Monday, March 31, 2008

Pasolini's Anti-modernity

Nothing new but very well summarised, excerpted by Girish from Making Waves: New Cinemas of the 1960s by Geoffrey Nowell-Smith:

"All his films represent a turning away from modernity into the past, from technology to nature, from the industrial west to the Third World, from the bourgeoisie to the peasantry and subproletariat, from the patriarchal to the maternal, from repression and heterosexism to the polymorphous sexuality of childhood — in short, to a world before the Fall. This prelapsarian world, of course, does not exist, but it is evoked as the negation, piece by piece, of a world which all too emphatically does exist, and which Pasolini hated. There is no coherence to the universe the films portray except in the form of this negation. And the only recoverable part of the lost world would appear to lie in sexual revolution, which might — just — restore to the modern world some sense of the freedom it had foregone. Such, at least, would appear to be the lesson of Theorem (1968) […]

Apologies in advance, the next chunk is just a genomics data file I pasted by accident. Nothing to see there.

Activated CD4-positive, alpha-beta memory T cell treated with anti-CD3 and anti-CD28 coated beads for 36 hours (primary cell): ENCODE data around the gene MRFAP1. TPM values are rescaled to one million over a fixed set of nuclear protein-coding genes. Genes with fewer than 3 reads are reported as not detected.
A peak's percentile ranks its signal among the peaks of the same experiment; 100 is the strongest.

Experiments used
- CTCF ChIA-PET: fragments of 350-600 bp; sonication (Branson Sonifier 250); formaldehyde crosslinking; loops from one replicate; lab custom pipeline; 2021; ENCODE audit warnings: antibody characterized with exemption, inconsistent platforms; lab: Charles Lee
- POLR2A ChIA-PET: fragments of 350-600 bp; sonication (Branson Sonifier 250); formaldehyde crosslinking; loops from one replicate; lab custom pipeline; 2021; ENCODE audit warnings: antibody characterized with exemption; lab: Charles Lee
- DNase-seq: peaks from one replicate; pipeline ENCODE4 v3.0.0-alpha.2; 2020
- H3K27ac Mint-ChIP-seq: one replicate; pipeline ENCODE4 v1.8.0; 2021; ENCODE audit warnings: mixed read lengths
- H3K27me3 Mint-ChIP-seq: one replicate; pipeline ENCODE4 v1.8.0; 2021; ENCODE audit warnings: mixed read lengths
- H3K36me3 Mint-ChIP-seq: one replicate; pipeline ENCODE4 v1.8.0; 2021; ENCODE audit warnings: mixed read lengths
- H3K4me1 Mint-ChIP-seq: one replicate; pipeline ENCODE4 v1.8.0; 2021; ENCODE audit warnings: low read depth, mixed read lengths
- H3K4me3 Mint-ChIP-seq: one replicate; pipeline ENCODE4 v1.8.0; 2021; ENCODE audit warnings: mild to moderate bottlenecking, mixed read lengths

How the world lost its innocence is explored in the films set in mythic prehistory (Oedipus Rex, Medea, and half of Pigsty) and in their present-day counterparts (Theorem and the modern sections of Pigsty). The so-called ‘trilogy of life’ which follows [The Decameron, The Canterbury Tales, The Arabian Nights] can be seen as an enactment of how the lost innocence might be recreated. But by the time Pasolini came to the end of the trilogy he had ceased to believe even in the liberatory potential of sex. The sexual ‘revolution’ of the 1960s was no such thing but just a new form of embourgeoisement which normalized adolescent heterosexuality, while the gay movement (or what little he saw of it, which was not much) was just a way of channeling homosexuality into another bourgeois ghetto."


Kubla Khan said...

not related to this post but have you watched Lars von trier's trilogy? i mean the one with the Dogville one?
i haven't but was interested in knowing your opinion.

Alok said...

Yeah I liked it a lot when I saw it. It was very controversial when it came out. Most critics, specially American, hated and despised it. I won't say it is an objective take on American capitalism but it does highlight its predatory nature rather harshly. Definitely worth watching, specially if you are in a mood for something misanthropic. I also loved the portrayal of the typical self-satisfied and armchair intellectual. Nicole Kidman is pretty good too.